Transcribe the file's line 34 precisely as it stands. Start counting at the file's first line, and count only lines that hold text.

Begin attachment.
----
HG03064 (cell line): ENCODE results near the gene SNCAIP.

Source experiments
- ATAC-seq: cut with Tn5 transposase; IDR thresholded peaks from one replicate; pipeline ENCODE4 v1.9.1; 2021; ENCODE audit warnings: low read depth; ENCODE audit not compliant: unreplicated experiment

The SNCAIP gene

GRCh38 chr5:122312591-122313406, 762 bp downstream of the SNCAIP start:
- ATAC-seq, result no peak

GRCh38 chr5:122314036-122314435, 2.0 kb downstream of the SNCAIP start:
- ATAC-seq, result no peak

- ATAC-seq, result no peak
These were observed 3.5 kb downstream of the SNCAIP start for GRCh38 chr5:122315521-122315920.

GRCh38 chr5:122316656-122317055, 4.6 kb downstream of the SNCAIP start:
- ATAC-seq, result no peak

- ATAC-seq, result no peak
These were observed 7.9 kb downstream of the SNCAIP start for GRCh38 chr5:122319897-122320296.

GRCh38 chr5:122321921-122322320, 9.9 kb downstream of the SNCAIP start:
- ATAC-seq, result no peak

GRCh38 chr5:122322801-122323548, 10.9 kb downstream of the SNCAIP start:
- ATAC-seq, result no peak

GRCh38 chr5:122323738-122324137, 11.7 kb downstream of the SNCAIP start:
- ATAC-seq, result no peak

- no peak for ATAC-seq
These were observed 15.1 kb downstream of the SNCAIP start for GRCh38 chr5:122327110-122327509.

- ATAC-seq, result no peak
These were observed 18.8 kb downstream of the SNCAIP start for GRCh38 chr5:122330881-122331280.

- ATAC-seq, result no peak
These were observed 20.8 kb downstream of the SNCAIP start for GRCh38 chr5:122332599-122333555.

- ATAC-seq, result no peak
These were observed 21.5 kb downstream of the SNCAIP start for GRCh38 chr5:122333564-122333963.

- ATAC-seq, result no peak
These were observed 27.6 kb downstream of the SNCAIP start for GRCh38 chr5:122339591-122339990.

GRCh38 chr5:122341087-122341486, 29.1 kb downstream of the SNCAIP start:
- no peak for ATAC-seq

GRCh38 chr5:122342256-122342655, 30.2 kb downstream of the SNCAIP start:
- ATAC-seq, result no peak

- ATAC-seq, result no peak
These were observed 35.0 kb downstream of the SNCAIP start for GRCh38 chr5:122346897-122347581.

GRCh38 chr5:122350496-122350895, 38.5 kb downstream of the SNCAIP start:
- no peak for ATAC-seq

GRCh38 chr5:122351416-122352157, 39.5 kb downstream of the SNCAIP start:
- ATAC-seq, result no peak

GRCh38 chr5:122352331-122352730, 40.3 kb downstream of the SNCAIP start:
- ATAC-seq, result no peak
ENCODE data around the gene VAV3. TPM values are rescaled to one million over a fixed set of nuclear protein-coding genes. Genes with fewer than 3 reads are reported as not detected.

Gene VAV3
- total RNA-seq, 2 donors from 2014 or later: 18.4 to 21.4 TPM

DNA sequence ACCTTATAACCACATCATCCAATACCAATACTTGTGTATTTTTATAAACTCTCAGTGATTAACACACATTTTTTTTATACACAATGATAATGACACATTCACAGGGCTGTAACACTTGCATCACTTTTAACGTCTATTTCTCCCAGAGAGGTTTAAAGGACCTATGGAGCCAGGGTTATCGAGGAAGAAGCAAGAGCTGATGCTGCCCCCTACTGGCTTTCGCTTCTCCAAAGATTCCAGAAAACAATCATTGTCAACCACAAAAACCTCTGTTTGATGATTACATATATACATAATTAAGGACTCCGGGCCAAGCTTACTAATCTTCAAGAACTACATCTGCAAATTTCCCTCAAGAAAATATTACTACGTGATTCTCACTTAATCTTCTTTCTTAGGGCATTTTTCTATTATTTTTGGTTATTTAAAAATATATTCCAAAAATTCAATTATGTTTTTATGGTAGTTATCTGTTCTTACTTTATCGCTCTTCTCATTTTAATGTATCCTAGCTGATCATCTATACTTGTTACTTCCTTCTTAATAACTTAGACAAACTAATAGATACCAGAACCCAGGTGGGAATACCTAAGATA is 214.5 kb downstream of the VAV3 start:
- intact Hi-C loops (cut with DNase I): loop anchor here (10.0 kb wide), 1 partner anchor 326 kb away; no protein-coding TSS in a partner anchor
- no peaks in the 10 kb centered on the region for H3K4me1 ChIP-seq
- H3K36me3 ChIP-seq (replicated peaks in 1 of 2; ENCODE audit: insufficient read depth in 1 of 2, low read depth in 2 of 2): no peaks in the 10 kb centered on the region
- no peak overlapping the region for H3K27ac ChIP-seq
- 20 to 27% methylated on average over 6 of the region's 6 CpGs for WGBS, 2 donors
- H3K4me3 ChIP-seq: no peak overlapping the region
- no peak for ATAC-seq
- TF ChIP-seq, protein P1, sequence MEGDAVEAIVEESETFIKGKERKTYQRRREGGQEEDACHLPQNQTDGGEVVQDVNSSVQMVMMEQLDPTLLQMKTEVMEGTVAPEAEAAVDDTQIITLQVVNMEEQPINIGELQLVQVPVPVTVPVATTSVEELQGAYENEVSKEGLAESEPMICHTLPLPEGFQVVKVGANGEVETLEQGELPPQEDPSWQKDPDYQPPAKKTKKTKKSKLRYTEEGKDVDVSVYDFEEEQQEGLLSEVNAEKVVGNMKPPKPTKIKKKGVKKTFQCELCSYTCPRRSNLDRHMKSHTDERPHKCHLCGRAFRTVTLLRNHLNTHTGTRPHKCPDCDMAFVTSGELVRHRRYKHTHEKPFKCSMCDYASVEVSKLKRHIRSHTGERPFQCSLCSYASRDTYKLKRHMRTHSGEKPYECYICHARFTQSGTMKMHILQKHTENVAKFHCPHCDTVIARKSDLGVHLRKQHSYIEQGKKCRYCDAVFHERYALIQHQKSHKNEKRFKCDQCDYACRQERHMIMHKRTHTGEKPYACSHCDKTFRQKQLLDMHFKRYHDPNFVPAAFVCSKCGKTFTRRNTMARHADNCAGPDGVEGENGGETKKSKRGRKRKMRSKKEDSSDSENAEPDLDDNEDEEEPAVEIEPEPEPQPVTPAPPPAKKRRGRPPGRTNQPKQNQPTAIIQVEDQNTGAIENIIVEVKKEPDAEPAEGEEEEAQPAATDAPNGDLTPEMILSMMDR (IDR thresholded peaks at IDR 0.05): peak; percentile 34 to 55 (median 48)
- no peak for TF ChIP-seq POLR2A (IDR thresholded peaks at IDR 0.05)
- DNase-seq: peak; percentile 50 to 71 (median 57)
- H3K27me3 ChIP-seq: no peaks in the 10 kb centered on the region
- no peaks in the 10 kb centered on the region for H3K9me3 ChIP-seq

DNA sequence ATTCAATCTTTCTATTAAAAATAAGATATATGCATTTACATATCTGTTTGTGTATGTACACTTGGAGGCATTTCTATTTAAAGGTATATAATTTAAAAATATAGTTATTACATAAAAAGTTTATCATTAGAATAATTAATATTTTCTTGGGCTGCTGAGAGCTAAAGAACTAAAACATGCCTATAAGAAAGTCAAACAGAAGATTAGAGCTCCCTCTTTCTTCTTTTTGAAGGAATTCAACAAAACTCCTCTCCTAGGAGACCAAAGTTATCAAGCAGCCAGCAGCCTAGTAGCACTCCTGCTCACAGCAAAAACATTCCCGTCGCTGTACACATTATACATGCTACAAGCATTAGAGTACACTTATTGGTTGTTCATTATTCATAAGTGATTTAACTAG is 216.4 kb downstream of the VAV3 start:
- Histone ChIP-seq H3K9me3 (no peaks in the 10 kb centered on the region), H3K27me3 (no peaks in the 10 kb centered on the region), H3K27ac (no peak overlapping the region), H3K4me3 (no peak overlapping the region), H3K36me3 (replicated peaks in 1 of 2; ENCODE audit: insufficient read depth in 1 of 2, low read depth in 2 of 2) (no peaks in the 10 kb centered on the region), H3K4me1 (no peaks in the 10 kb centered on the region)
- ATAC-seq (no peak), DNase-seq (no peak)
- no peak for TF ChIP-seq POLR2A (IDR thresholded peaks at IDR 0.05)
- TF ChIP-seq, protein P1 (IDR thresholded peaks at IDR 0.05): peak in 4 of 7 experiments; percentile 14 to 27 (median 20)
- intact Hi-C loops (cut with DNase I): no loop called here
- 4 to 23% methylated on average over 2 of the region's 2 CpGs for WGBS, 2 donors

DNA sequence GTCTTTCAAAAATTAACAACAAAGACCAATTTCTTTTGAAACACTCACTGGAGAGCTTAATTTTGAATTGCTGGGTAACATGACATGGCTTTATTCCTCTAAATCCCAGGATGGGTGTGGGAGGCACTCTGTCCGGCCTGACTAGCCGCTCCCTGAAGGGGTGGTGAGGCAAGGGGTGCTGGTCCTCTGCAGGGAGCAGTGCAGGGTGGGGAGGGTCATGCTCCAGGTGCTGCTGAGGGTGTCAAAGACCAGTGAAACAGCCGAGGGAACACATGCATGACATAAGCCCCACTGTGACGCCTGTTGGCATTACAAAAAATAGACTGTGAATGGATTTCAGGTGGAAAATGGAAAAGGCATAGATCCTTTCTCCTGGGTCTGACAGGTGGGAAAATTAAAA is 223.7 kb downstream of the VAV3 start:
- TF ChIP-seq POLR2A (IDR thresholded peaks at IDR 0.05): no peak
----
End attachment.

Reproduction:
- ATAC-seq, result no peak